Project Remote is working to precisely calculate and travel to the remotest locations in each of the 50 United States. Below is a written account of our 3-day boating expedition to document the Florida Remote Spot. This is our first state Remote Spot documented as part of Project Remote.
Ryan’s account of the first half of the trip:
Can three people and a little baby do an epic wilderness excursion into one of the remotest locations in Lower 48 United States? We are going to find out. Rebecca and I had always enjoyed spending the New Years holiday doing something unconventional and outdoors. This time, we are doing something grand with our 10-month old nursing baby girl in our arms, because we just aren’t willing to give up outdoor activities just because we are the newest parents on the block. All too often, new parents give up their normal lives for many years as they work hard to raise kids. We don’t want to give up on camping, hiking, and the great outdoors…In fact, parenthood is a greater reason to continue living large outdoors…As a bonus, today, we also are accompanied by and our great friend Steve A. Johnson (a.k.a “SAJ”) on this maiden voyage of our newly conceived “Project Remote.”
The Florida Mainland Remote Spot is located along the Southwest Florida coastline within the Marjorie Stoneman Douglas Wilderness Area of Everglades National Park. This area is famously remote and is referred to as the Ten Thousand Islands.
In our first round of Remote Spot calculations we decided to exclude islands from the definition of “remote” and just consider the mainland of coastal states. Months later, we would have a change of heart, but for now we were going remote on Mainland Florida.
After doing a little internet research on remoteness before our trip, I found a website that labeled the area we were headed to “the remotest location in Florida.” We were glad that another researcher’s calculation corroborated with ours with respect to the remotest area in Florida.
While doing more research using the remarkable mapping program, Google Maps, I zoomed in to the Florida Mainland Remote Spot, as if I were in orbit over Florida looking down through a massive telephoto lens. What I saw was a conspicuous white strip running roughly north to south sandwiched by blue ocean to the west and green mangrove to the east. Our red “X” depicting the Remote Spot landed right on the white strip, a secluded wide beach. I thought to myself…”What a fantastic boating and beach camping adventure this should be!”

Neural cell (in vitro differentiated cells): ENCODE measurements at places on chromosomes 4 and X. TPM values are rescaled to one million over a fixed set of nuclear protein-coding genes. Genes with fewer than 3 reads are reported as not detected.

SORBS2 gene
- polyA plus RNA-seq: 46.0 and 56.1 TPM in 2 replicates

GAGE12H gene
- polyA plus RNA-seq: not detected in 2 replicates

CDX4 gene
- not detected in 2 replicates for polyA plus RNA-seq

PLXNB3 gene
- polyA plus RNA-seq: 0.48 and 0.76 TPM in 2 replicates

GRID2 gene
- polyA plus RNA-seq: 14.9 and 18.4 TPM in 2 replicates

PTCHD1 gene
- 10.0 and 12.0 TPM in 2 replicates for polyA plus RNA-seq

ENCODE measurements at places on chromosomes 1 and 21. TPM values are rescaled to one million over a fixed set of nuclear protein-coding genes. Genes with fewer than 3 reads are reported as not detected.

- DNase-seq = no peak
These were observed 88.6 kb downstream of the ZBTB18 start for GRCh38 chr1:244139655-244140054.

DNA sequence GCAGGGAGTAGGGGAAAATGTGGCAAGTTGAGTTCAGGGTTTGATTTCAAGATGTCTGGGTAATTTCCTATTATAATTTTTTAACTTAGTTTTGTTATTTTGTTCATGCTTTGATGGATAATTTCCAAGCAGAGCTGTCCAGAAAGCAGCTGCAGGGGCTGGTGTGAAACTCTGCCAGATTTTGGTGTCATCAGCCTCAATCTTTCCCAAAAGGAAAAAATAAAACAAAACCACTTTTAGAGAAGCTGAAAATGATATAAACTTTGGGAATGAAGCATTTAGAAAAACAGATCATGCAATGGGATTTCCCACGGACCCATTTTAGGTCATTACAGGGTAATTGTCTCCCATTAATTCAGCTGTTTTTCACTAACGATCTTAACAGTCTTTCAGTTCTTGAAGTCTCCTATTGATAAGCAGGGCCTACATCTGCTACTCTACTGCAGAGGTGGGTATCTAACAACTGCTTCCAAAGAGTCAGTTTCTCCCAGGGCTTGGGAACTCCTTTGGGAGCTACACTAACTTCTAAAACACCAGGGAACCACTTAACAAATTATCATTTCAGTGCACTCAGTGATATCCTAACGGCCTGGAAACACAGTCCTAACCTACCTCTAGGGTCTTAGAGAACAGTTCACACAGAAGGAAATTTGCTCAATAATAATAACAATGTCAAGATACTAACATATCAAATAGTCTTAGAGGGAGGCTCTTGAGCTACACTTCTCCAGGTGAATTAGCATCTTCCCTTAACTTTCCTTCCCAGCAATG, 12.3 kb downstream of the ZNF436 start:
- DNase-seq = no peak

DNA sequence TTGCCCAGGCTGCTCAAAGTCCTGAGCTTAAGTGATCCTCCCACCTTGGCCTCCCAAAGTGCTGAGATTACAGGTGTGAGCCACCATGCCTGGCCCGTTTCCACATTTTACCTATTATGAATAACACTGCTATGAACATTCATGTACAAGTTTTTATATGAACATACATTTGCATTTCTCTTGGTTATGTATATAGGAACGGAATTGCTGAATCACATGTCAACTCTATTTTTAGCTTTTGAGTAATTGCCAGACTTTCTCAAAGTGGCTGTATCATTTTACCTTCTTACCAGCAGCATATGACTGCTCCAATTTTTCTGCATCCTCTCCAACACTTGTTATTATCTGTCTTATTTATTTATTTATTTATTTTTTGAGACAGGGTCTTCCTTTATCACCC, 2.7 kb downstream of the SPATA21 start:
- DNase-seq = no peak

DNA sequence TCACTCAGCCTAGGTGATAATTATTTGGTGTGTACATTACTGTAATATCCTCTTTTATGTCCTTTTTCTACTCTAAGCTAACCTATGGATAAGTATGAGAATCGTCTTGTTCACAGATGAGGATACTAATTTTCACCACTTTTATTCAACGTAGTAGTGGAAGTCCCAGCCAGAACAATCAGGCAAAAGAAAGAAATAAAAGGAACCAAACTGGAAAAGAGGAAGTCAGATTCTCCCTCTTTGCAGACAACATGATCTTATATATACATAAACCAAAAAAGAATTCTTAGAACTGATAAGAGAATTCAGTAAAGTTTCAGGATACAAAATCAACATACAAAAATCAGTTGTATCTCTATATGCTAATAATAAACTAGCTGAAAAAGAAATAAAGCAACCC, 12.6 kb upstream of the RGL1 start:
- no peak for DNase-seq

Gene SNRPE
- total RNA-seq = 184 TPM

Trip planning considerations immediately came to mind. Rebecca and I have always adhered to strict wilderness rules–such as traveling under the power of our own bodies without the aid of motorized vehicles while in the wild. But as I continued to study the landscape near the Remote Spot, I zoomed in further and noticed little specs with white stringy trails behind them in the water near the remote beach. The specs were motorboats.
Apparently boats were going by the Remote Spot on the day when a satellite had snapped the very photo of the earth that I was now looking at. I imagined that fishing and recreational boats might be a fairly common thing along this beautiful, pristine coastline.
I checked rules for travel within the Marjorie Stoneman Douglass Wilderness Area and learned that motorboats were allowed in the region, even though most federal Wilderness Areas, as per The Wilderness Act of 1964, excluded motorized vehicular travel.
We had a decision to make. Do we take our 18-foot motorized john boat or do we paddle kayaks or a canoe into the spot?
After long deliberation, Rebecca and I decided that it would be acceptable to use any of the travel methods we would have at our disposal while Remote Spotting as long as it was lawful and part of the local MO for travel. Plus, we imagined the irony and disappointment of doing a 10-day paddle voyage through the Ten Thousand Islands region only to reach the remote spot and find motorboats anchored to shore and people on the beach who spent hours instead of days getting there. Furthermore, we had challenging logistics to contend with of Remote Spotting in all 50 states on limited time and funding.